In the third of our series on degrees we look at what students can expect from ancient and modern subjects
THEY MAY be more career-minded these days but students have never lost their love of literature, writes Harriet Swain.
Applications to study English remain buoyant, with more than seven applications for every place, and rising.
It is still the most popular subject at A level and attracts a large proportion of mature students. More than half of the people studying English in universities and colleges are over 21.
About 23,000 undergraduates are registered on the single honours course every year, but the popularity of the subject in combined degrees nearly doubles this figure.
Introduced to Oxbridge and the academic establishment around the turn of the century, when it was considered less intellectually rigorous than classics and therefore more suited to women, it remains an overwhelmingly female subject.
The 70/30 female/male split mirrors the divide at school level. But men comprise 58 per cent of university staff. Rick Rylance, secretary of the Council for College and University English, said this was likely to change as more women moved up the hierarchy.
He argued against the general assumption that an English degree ill equips students for a career. The latest figures from the Higher Education Statistics Agency show just 12.1 per cent of English graduates in 1995 were still seeking work six months after leaving. This compares with 12 per cent of business studies graduates.
"Students are intelligent people who are curious about the culture they live in," he said. "They perceive literary studies as dealing with important life issues and experiences." He claimed that English graduates carried knowledge of these life issues with them into employment.
Peter Barry, secretary of the English Association, said students often appeared more interested in literature than their teachers.
While current preoccupations in academic journals centred on gender, ethnicity, postcolonialism, travel writing, the body, discourse, acculturation, postmodernism and ecology, students wanted their courses to remain literature-based.
"There is a strong sense of students and tutors not being on the same cultural wave-length at all," he said.
This has been made worse by the research assessment exercise, which encouraged academics to produce monographs on fashionable subjects, such as gender and ecology, he said.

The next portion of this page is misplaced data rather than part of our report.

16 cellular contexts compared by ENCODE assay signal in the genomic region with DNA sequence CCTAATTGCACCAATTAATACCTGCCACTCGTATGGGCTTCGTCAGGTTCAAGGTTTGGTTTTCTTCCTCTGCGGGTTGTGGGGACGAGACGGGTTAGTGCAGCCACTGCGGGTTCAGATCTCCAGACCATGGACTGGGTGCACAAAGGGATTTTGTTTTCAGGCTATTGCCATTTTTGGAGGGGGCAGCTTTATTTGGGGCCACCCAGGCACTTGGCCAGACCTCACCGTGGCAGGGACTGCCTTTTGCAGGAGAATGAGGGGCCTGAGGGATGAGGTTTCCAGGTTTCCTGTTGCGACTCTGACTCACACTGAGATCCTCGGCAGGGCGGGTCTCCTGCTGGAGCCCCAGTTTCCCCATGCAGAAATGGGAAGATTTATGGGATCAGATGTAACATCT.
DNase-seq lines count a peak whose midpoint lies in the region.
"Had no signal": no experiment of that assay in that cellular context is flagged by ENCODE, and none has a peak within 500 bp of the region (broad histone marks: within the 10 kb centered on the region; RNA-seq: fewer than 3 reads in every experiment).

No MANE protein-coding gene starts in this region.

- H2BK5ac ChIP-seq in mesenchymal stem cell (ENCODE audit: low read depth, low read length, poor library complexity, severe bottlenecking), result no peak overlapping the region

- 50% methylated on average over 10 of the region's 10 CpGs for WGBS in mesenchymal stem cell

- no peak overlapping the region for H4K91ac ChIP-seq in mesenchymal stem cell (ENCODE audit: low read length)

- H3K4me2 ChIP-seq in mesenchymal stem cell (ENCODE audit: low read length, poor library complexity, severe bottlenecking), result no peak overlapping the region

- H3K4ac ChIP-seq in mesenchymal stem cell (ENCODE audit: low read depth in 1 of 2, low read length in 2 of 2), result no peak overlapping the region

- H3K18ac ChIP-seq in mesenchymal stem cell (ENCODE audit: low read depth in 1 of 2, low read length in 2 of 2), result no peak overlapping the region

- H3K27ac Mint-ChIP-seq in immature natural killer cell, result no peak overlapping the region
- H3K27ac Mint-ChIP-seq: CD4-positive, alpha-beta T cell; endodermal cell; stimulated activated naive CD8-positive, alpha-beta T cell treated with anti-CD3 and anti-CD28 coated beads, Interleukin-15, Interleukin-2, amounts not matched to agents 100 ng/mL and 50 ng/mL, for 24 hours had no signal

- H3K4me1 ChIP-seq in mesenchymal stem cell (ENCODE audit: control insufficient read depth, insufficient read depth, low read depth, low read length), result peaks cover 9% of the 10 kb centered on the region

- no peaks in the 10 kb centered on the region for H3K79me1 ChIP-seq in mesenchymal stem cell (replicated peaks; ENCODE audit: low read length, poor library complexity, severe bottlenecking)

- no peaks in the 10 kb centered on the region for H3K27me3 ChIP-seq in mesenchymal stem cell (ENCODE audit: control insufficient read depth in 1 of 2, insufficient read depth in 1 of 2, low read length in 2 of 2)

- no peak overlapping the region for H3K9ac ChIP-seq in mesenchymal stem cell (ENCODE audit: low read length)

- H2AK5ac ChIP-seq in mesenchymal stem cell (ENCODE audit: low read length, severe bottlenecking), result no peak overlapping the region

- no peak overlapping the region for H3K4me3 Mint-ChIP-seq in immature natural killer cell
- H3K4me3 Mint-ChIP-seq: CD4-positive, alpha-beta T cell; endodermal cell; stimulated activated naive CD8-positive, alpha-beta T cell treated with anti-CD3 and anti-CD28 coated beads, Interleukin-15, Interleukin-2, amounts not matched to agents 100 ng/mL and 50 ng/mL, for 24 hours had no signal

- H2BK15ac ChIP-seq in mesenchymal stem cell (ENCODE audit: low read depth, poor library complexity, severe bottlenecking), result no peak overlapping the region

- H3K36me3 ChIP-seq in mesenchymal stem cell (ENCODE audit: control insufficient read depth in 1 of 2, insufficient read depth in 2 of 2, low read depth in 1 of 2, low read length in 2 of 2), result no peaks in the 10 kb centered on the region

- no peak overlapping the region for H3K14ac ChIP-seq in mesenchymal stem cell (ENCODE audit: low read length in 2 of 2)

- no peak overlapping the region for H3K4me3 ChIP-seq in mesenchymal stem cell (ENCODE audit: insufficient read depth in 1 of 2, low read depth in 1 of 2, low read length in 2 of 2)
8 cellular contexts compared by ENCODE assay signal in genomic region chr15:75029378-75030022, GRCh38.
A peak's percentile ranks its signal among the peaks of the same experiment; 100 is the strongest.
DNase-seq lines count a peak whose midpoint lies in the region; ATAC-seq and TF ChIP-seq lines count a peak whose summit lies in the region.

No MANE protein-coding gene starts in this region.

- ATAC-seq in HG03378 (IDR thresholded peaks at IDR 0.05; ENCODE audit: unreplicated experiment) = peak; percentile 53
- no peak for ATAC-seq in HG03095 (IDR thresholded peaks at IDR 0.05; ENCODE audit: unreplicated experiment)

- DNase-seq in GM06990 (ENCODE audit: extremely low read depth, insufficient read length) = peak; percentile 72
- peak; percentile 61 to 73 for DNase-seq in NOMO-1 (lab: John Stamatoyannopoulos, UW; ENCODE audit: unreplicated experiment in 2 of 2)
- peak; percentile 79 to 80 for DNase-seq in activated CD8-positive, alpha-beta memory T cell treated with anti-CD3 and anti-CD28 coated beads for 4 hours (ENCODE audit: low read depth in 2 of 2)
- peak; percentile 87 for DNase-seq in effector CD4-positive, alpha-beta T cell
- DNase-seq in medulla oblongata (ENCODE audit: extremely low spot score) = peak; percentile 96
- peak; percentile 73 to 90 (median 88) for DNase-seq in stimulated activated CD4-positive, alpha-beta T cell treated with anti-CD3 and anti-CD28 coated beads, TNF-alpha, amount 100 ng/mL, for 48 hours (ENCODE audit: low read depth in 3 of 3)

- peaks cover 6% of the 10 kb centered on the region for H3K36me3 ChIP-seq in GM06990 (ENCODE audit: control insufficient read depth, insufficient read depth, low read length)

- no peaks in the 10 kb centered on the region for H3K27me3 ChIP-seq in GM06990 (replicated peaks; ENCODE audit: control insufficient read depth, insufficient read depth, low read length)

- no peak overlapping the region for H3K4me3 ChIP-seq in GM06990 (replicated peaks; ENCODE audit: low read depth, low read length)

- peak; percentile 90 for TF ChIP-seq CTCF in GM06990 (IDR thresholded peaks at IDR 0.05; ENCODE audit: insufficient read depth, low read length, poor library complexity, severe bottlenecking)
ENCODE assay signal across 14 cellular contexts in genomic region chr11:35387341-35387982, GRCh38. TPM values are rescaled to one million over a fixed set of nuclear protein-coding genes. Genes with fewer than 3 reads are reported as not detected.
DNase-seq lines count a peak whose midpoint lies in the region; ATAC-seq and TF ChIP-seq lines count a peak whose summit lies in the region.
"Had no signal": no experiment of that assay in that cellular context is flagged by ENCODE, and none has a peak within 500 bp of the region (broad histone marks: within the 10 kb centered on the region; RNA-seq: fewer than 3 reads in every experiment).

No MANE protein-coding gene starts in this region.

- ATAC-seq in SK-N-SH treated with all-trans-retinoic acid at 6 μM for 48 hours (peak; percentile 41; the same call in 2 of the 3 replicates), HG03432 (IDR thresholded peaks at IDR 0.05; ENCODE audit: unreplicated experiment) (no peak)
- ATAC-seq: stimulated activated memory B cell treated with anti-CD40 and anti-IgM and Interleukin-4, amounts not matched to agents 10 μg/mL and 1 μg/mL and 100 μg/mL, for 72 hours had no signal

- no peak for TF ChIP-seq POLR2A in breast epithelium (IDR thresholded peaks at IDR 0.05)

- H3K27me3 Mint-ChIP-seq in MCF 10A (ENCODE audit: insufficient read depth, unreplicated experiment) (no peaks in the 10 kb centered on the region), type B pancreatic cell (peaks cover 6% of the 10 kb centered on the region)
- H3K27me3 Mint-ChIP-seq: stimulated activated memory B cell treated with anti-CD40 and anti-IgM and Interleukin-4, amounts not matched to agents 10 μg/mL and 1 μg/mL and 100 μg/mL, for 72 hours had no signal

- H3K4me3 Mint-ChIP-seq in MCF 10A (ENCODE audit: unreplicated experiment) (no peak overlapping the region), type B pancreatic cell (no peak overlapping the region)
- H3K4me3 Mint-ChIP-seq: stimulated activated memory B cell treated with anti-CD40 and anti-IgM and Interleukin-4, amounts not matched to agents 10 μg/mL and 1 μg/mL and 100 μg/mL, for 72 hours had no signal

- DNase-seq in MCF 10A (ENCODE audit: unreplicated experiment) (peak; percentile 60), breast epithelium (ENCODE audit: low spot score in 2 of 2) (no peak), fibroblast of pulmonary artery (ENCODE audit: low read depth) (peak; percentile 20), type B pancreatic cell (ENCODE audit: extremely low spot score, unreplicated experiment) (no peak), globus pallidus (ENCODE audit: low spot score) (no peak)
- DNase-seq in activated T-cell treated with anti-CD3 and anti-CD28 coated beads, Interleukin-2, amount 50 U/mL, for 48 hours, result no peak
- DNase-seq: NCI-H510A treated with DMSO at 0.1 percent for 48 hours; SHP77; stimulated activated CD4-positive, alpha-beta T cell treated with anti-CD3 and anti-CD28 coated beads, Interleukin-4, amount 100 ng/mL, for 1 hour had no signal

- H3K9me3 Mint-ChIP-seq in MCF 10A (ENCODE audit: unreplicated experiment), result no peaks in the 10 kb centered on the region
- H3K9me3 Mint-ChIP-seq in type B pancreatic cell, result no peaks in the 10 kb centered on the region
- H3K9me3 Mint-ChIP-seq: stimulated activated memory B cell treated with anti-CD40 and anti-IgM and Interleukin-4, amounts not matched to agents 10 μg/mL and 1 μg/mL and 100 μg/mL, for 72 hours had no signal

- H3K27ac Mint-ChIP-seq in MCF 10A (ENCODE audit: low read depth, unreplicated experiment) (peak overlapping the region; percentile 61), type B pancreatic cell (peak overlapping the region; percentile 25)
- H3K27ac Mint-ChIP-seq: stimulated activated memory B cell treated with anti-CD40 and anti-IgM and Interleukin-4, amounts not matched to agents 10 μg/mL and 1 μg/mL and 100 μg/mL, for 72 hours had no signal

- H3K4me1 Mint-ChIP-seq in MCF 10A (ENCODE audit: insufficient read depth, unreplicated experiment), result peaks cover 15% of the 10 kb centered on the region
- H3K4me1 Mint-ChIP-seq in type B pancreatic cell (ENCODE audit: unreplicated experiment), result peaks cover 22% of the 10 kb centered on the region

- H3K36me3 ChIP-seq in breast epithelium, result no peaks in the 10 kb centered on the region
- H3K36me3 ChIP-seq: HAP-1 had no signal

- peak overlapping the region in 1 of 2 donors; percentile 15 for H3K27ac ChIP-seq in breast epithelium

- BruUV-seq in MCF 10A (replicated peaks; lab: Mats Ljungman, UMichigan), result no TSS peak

He was also worried that modularisation and the extra student choice this brought put poetry under threat because students rarely chose poetry modules.
However, creative writing modules were becoming more popular and in this, he said, new universities and higher education colleges were leading the way.
They also tended to be more imaginative about teaching literary theory, which, unlike Dr Rylance, he claimed was still a hot potato.
It is entirely up to institutions how they construct their English degree. Some courses are pure language, including the study of linguistics and philology. Others offer equal amounts of English language and literature or 90 per cent literature.
A study commissioned by the Higher Education Quality Council, due out this autumn, is investigating how far university courses differ.
It should reveal the truth behind worries that English is being merged into cultural studies and neglecting literature's historical basis. Dr Rylance argued that this was another myth. "Shakespeare is still an important element of any English course," he said.
In all, 32 English language and literature departments earned the top teaching quality rating, but only three gained a 5 star in the research assessment exercise. These were Cambridge, Oxford and University College London.
* There were 23,122 people enrolled on undergraduate English courses in 1995/96.
* Of these, 2,332 were from overseas, the majority (1,446) from other European Union countries.
* By June this year there were 55,257 applications to read English, more than 6,000 more than last year.
* More than seven applications are made for every vacancy.
Source: UCAS and HESA